Post-traumatic arthritis in shoulder

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froggylady
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Joined: Mon Jan 16, 2017 6:13 pm
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by froggylady on Fri Oct 09, 2020 12:07 am

Post-traumatic arthritis in shoulder

Hallo team
Eight years ago I fell and broke my shoulder, dislocated it and suffered nerve damage. For two years or so, steroid injections kept the pain at bay, then they stopped working. An MRI scan revealed post-traumatic arthritis, according to the consultant. However, an operation would not help or might even make it worse.

Two or three times a day I take two codeine phosphate and two paracetamol which help dull the pain. But I would like to know if there is any other treatment, physiotherapy for instance, that would help.

I should add that I am 76 years old, the correct weight for my height, and also suffer from osteoporosis for which I have Prolia injections every six months.

Any advice would be most welcome.

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Arthritis Action
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Joined: Wed Sep 28, 2016 1:27 pm
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by Arthritis Action on Mon Oct 12, 2020 4:57 pm

Re: Post-traumatic arthritis in shoulder

Hello and that sounds like a nasty injury. Exercises may well help but as you have probably discovered, we use our shoulders for so many normal activities that managing the pain can be quite challenging. Pain from the shoulder may not just be coming from the joint, but from the soft tissues, for example the muscles and tendons around the joint which can respond to hands-on therapies for example physiotherapy and osteopathy. Sometimes pain from severe arthritis can arise from nerve endings in and around the joint and medicines used to treat nerve pain, for example very low dose amitriptyline can help. Rub-on anti-inflammatory gel may also help. Finding a comfortable sleeping position with supportive pillows can also help with pain management. Shoulder replacement surgery as a last resort can actually be very effective for pain, however, obviously no surgeon can guarantee a result and it is likely that movement in the joint will be restricted after surgery, but this may be worthwhile if the pain is easier. Ask for a second opinion if your original surgeon put you off as age isn't a barrier if you are well and sometimes surgeons have patients who have had the surgery and done well who may be willing to speak to you.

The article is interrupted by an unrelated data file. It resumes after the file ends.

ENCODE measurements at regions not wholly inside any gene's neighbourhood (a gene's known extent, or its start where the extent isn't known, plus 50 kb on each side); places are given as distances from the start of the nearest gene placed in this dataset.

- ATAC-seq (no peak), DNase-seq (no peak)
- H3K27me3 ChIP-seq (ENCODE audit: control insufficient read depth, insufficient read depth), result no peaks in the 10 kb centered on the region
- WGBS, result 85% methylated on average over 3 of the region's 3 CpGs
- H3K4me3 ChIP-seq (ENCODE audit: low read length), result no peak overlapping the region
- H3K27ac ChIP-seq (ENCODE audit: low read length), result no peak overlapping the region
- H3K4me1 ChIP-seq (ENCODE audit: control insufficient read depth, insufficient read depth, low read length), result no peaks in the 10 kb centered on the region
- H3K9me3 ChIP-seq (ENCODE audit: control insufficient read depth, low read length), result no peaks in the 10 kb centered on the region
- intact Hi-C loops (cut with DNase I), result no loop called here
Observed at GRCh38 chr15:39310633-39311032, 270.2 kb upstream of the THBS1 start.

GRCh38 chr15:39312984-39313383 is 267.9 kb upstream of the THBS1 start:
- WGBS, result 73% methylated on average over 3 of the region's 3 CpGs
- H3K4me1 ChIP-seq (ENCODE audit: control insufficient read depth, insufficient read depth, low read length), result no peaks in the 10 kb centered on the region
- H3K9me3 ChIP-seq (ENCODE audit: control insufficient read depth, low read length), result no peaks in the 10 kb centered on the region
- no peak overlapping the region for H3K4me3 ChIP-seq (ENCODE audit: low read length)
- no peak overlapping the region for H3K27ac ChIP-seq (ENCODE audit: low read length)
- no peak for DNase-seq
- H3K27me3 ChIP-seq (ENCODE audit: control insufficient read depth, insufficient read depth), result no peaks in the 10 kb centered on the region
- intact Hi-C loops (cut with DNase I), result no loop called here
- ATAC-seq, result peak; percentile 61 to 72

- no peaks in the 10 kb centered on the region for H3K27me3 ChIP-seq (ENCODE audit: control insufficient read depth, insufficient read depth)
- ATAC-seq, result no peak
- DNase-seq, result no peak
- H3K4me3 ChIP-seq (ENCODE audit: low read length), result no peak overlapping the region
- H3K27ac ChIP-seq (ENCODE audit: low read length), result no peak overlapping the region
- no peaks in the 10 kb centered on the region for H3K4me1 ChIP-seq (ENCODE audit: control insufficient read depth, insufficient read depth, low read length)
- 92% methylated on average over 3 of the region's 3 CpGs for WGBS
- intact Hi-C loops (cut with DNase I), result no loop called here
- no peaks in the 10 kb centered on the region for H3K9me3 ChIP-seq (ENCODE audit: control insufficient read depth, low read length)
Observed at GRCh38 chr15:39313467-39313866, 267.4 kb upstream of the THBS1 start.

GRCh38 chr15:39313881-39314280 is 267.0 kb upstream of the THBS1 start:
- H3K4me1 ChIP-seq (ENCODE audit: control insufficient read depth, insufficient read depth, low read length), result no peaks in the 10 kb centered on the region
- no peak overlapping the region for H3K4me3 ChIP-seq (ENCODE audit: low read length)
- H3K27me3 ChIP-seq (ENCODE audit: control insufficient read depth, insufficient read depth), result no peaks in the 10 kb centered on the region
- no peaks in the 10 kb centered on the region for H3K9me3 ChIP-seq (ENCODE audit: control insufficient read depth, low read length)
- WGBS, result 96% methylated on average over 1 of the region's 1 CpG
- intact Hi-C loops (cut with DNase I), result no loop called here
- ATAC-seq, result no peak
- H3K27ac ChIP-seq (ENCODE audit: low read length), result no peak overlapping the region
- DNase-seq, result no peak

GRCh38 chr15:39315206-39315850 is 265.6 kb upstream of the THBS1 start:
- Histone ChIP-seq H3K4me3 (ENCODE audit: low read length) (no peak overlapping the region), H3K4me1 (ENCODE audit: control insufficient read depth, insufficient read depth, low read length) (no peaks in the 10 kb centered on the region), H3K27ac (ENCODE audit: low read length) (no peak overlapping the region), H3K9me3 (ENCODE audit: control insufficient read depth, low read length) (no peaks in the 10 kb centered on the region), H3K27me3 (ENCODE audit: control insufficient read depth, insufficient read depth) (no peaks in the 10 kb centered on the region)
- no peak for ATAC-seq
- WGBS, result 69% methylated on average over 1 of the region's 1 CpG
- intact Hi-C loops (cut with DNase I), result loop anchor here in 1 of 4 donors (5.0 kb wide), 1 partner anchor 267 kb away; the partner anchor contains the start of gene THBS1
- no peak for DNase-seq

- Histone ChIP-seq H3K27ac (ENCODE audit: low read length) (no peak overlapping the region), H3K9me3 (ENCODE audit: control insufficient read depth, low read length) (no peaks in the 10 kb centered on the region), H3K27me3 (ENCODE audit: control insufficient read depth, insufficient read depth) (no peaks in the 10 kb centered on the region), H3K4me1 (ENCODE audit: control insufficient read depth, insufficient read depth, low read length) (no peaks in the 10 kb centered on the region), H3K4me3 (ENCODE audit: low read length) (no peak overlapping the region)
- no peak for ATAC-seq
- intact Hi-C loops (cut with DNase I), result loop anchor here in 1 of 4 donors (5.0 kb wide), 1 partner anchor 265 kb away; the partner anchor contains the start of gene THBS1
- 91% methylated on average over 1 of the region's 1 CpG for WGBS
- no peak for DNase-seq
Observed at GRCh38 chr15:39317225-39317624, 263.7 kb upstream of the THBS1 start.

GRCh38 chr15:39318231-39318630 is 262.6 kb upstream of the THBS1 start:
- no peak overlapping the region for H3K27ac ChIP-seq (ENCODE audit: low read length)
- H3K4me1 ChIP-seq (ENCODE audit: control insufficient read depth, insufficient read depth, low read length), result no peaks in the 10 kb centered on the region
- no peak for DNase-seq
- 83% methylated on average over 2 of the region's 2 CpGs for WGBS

Dr Wendy Holden
Consultant Rheumatologist and Medical Advisor to Arthritis Action

https://www.arthritisaction.org.uk/

020 3781 7120

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Matthew Rogers
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by Matthew Rogers on Tue Oct 13, 2020 11:46 am

Re: Post-traumatic arthritis in shoulder

Most of the time if we hurt ourselves we know what has caused it and the pain that we experience will resolve within a short period of time, usually less than 6 weeks. Sometimes once you have been living with pain for more than 6 weeks (as you have been), the nervous system will become a little more sensitive to pain than it should be and this is referred to as ‘central sensitisation’ or ‘persistent pain’ (you can find out more here: https://www.iosteopathy.org/osteopathy- ... tent-pain/ ). If you are living with persistent pain, your pain nerves may trigger off a little easier than normal. In this case, the hurt you feel is not necessarily a sign of harm. You could think of this as a sensitive car alarm that goes off in error when someone walks past.

Persistent pain is very common and effects over 14 million people in the UK alone. Frustratingly, it often does not respond to conventional medical interventions (as you have found) and needs a different kind of approach, but there are many things that you can do to manage your pain yourself with the support of your medical team, your family and loved-ones.

Keeping active, performing exercises and stretches can help, learning to pace your activities so that you don’t trigger a flare-up of your pain as well as setting goals and priorities are all very important and can help you to maintain a fulfilling lifestyle (the charity https://www.arthritisaction.org.uk/livi ... actsheets/ provides lots more information on this). Your GP might be able to refer you to a cognitive pain-management department near you that can teach you techniques that you can use to manage your symptoms yourself. There are also specific types of medication that can help with this sort of pain.

I know all this can sound a little scary, but there is hope and once you have found the right approach for you, I’m sure things will improve.
Matthew Rogers
Head of Professional Development, the Institute of Osteopathy

http://www.talkhealthpartnership.com/on ... rogers.php

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Tracy Corbett
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Joined: Wed Sep 27, 2017 12:19 pm
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by Tracy Corbett on Thu Oct 29, 2020 3:33 pm

Re: Post-traumatic arthritis in shoulder

Hello. I agree with everything that Dr Holden and Matthew have said in their comments. I would just add that a referral to a musculoskeletal physiotherapist could be very helpful for you. Your physiotherapist can help you to ascertain how much of the pain is coming from the shoulder and nerve damage, and how much is associated muscular/soft tissue dysfunction, which can be treated using manual techniques, taping and gentle targeted exercises. Your GP will be able to help with a referral to a suitable physiotherapist.
Tracy Corbett
Chartered Physiotherapist

http://www.talkhealthpartnership.com/on ... orbett.php

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